On June 26th, Ypulse teamed up with cultural, generational, and market research experts at the Naming the Next Generation conference to analyze post-Millennials and create a name for them that encompasses both their current state of mind and potential for the future. Consensus from our trusted insiders, and debate over a range of names, led us to a winner: the Plurals. Today, Sharalyn Hartwell, Executive Director of Magid Generational Strategies™, expounds upon the whys behind our decision, how the Plurals is a name that fits the generation both today and tomorrow, and all of the ways that the pluralist mindset and fragmented world are effecting who this generation becomes.
The Why Behind Naming The Next Generation the Plurals
The name Plurals, coined by Magid Generational Strategies™ and decided as the best name for post-Millennials right now by thought leaders at Ypulse’s Naming the Next Generation conference just last week, is a reflection of the fragmentation and lack of majority (or pluralism) that will be a uniquely prevailing factor in their lives. Fragmentation in nine core areas of American society—parenting, families, media, communication, business, politics, religion, education and ethnic composition—is the dominant force currently shaping their view of the world as children. The distinct impact of fragmentation will continue into their adulthood as Plurals manage the transition into a truly pluralistic society.
At the Naming the Next Generation conference, fragmentation in parenting and families was a key area of focus. Long gone are the days when Baby Boomer parenting prevailed with its focus on children as a group and trust in institutions, businesses and society to act in the best interest of all children. Instead, Gen Xers, the primary parents of Plurals, focus on what’s best for their own child, resulting in individualistic and overprotective parenting. Lenore Skenazy, author and founder of Free-Range Kids, emphasized how living in an “expert” society, where parents are constantly bombarded with mixed messages about all the ways they aren’t measuring up, breeds this kind of frenetic parenting.
On a larger scale, the fragmentation of families was further illuminated on the day of the NTNG conference. That day, June 26, the Supreme Court made its landmark ruling, effectively increasing the number of states permitting same-sex marriage to 13, which represents 30 percent of the American population. The growing acceptance and allowance for different kinds of families is just another way that the post-Millennials will see a world where there is no one norm, but many.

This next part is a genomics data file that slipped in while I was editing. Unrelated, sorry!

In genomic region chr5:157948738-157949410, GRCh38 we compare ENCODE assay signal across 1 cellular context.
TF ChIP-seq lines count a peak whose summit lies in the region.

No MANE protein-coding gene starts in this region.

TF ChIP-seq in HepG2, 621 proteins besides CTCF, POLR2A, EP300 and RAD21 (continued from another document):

Fragmentation in communication, media and education was also a frequent theme among the trends and research presented at the conference. Craig Swanson, owner of Toniq, highlighted how today’s tweens have always lived in online communities, forcing them to compete to make their own voice heard above the sound of the masses. Neil Howe, one of the authors credited with coining the term Millennials, pointed out the increased fragmentation in education—from the remarkable return of ability grouping in classrooms to the growth of Waldorf Schools. Swanson and the Ypulse team also illustrated how technology furthers that fragmentation by enabling anyone, but especially Plurals, to learn anything they want with a few clicks of a mouse or taps on a screen.
And finally, Plurals themselves are fragmented. They will be the last generation in America to have a Caucasian majority and they will be the first generation to become pluralistic, or have no ethnic majority. That time is rapidly approaching. This week California announced a demographic milestone—the number of Hispanic residents now equals the number of Caucasian residents and will become a plurality in 2014. In her NTNG presentation, Jane Gould, VP of Consumer Insights at Nickelodeon, highlighted that in just six years, less than half of 6- to-14-year-olds will be Caucasian. Current Census projections also predict the entire American population will be less than 50 percent Caucasian in 2042, although Magid’s analysis suggests that could be earlier.
The fragmentation among Plurals extends beyond their ethnicities. In our research, and the research of others, it is evident Plurals have a very strong sense of self. It’s more than just confidence. It’s a continued effort to be an individual and a pride in what makes them unique. Yet, amidst this individualism, Plurals remain true to their Adaptive generational type and will be consensus builders. At its core, the Plurals—who they are, what impact they will have on American society and their moniker—embodies one of America’s founding principles, E pluribus unum, or “out of many, one.”
And, so it was indeed poetic that from the many names debated and evaluated for the generation following Millennials, Plurals emerged as the best one.
SHARALYN HARTWELL, EXECUTIVE DIRECTOR, MAGID GENERATIONAL STRATEGIES
Magid Generational Strategies™ first publicly introduced the Pluralist Generation in April of 2012 with the white paper “The First Generation of the 21st Century.” When Sharalyn joined Magid in 2010, she was already a well-known generational expert and Millennial voice as a national columnist writing about Millennials for an online newspaper. She leveraged her column and professional experience to start her own consulting business to help companies showcase their brand to the coveted Millennial demographic. Since joining Magid, Sharalyn has broadened her expertise on Millennials to include Baby Boomers, Gen Xers and Plurals, members of the newly-named generation following Millennials. At Magid, she consults with helping Fortune 500 companies to develop more effective communication and marketing strategies by utilizing generational insights.